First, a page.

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Four years ago we asked the question, “What do you think is the true key to ERP Success?” We posed the same query a week ago, and it appears our readers’ sentiment has shifted slightly. While the successful implementation of an ERP system always will depend on many factors, it’s clear that organizational views on ERP critical success factors have moved away from executive buy-in and support to focus more on business process management / improvement and end-user education and engagement.

Back in 2008, executive buy-in and support stood out as the most popular answer, followed closely by well-designed processes and workflows. This year, well designed processes again stood out, but many readers also chose training and organizational change management as an important key to ERP success, pushing executive buy-in to only the fourth most popular answer.

This shift, in part, can be explained by the large volume of responses received in the first poll compared to the current poll. This discrepancy may disappear in the coming months as the current poll picks up speed but we have reason to believe that future “votes” will follow a similar trend as the responses we’ve received so far.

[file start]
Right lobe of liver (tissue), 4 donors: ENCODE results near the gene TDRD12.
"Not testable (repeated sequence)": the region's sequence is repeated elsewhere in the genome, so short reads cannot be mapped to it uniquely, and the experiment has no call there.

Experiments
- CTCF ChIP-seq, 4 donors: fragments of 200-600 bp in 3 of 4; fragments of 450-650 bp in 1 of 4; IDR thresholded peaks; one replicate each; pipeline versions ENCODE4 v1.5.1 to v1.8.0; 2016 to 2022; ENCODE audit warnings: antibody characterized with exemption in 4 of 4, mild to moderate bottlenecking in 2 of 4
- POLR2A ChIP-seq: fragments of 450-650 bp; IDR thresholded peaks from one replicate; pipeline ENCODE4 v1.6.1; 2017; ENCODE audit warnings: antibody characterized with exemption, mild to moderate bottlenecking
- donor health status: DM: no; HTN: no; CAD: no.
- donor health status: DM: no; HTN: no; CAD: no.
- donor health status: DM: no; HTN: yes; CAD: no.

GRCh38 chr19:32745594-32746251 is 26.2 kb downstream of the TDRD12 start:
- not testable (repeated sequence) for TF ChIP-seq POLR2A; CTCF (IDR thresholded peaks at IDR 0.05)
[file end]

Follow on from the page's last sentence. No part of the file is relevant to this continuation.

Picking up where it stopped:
With this expectation in mind, we can make a few rough comparisons between the two polls. For one thing, we can see that effective technical configuration is low for both, indicating that the technical aspects of an ERP implementation are not as important as people and business processes. This comes as no surprise as our Clash of the Titans 2012 report revealed that vendor functionality issues only account for about four-percent of reasons for delayed success.

Also of note, training and organizational change management have become slightly more important to our readers. Over the past four years, more people may have realized the actual degree of influence that effective change management has on the success of ERP projects. Based on our ERP experience, change management does prove to be very important in increasing employee buy-in and operational productivity, both of which directly contribute to the success of a project overall.

As participants in 2008 and 2012 noted, well-designed processes and workflows remain instrumental to the success of ERP projects. Standardized business processes and clearly defined organizational roles contribute to the success of a project by keeping organizations focused on how an ERP system will achieve specific business goals.

Do you agree with these results, or do your preferences align more with the success factors we didn’t mention? Focusing on benefits realization and gaining third-party support also are important to ERP success. Deciding what is most important to you depends on your organization’s unique needs. Be sure to make your voice heard by voting in our poll about ERP success.

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